Whatever happened to Larry Marshall: unheralded trailblazer
BY CECELIA CAMPBELL-LIVINGSTON Observer staff reporter firstname.lastname@example.org
This is the seventh in an eight-part series.
Forty-five years after he recorded what some musicologists consider the first reggae song, singer Larry Marshall remains an obscure figure.
Marshall and fellow singer Alvin Leslie cut Nanny Goat at Studio One in 1968 for producer Clement Dodd. The song was his breakthrough after years of recording for various producers.
Besides Nanny Goat, Marshall is known for dancehall standards like Throw Mi Corn and I Admire You. He believes he has never got his due as a trailblazer.
"I feel unappreciated, I never really gotten the recognition I should have," Marshall said during an interview with the Jamaica Observer.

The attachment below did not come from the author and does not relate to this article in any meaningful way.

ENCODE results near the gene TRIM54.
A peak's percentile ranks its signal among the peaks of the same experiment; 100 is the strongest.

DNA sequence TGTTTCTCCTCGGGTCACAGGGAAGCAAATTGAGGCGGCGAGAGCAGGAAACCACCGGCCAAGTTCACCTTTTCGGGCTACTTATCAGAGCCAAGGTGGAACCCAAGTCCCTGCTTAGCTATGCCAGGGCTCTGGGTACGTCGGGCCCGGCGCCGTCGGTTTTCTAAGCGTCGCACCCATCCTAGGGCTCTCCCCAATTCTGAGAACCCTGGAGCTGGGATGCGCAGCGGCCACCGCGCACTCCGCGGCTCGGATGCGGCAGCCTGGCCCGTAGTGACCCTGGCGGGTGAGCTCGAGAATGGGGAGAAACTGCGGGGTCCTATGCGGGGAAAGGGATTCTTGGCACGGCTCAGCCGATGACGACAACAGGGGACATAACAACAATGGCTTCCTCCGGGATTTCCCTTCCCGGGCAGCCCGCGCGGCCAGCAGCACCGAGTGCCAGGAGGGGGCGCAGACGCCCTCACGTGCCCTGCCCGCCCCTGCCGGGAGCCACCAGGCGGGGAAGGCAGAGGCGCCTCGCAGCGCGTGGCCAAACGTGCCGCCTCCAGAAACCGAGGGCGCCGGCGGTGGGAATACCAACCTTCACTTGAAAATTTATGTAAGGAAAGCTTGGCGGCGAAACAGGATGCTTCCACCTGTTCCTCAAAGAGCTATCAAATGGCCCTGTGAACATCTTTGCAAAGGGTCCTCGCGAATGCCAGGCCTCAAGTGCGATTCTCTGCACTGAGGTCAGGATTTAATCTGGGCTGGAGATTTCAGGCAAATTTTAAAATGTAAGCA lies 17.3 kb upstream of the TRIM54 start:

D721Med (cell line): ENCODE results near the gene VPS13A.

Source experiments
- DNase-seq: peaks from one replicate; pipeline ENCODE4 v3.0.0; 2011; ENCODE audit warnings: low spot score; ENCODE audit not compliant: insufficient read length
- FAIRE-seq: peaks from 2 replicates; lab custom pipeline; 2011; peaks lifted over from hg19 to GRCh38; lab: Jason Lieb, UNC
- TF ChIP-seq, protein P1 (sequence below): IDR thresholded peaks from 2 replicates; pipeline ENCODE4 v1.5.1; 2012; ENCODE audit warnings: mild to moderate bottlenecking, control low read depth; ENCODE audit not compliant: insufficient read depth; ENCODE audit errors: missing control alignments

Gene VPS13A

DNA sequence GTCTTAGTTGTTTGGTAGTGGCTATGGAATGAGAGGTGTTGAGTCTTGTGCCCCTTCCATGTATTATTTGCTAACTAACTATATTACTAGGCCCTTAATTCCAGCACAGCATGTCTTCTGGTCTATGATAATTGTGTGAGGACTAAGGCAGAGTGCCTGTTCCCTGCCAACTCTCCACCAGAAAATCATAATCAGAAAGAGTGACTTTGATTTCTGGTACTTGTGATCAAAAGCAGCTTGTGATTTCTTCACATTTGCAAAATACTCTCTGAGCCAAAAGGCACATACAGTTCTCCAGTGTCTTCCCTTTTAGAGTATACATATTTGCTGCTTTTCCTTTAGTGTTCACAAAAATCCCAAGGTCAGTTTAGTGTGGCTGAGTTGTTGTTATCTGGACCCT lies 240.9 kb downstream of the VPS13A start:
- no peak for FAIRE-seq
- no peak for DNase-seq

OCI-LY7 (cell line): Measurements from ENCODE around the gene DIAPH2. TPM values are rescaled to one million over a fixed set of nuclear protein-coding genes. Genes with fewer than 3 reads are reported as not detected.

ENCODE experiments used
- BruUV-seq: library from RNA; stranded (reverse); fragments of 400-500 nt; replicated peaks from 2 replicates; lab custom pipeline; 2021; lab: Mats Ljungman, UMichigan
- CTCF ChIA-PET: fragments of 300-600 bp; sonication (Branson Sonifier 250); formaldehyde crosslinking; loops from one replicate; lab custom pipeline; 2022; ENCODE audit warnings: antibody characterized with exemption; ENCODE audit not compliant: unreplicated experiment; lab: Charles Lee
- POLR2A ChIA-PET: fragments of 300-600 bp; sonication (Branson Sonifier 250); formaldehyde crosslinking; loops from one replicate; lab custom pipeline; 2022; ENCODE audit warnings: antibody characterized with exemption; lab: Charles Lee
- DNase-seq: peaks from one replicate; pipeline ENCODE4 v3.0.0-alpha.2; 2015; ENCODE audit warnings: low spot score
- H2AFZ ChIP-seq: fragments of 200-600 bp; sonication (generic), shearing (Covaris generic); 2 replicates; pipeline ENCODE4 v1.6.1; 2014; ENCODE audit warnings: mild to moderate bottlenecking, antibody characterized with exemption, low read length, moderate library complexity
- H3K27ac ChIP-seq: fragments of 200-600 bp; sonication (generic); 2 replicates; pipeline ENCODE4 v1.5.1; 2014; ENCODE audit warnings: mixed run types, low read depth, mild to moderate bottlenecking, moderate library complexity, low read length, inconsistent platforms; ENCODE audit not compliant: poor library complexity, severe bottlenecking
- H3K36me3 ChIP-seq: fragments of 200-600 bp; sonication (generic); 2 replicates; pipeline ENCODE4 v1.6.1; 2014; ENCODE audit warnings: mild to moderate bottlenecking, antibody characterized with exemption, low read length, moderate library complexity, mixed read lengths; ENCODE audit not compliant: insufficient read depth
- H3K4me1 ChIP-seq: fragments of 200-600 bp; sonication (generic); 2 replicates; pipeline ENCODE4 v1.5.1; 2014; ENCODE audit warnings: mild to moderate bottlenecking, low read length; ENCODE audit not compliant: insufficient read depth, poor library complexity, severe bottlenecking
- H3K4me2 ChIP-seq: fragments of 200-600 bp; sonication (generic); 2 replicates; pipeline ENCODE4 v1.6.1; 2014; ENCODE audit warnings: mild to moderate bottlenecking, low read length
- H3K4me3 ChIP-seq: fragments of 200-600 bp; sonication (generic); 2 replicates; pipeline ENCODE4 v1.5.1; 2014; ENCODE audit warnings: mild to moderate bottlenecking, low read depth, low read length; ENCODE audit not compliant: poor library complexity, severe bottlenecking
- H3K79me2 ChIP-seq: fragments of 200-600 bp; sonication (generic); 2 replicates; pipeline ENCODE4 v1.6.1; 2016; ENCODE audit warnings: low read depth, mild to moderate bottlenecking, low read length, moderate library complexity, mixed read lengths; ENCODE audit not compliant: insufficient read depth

The last time Marshall performed in Jamaica was in 2000 at the Heineken Startime show in Kingston.
A cancer survivor, the 70-odd-year-old Marshall now lives in Florida. He does not do a lot of shows but continues to record.
His last album Old and New Songs was released in 2011. It featured Nanny Goat, Thelma and I've Got Another Girl.
Marshall's latest song, Bredda Anancy, was released in February.
Born Fitzroy Marshall in St Ann, he says he moved to Kingston in the early 1960s for a career in the music business.
Marshall says he started out recording for producers such as Philip Yap (Promise Is a Comfort To A Fool), Dodd (Please Stay) and Prince Buster (I've Got Another Girl).
His big hit, however, is Nanny Goat which vies with a handful of songs such as Toots and the Maytals' Do The Reggae, as the first reggae recording. Though he had other sizable hits such as Throw Mi Corn, Marshall never lived up to the promise of his most famous recording.
He plans to set the record straight in another critical area.
"I have not benefited financially from my songs that were released. A lot of them did well, but someone else collected," he said.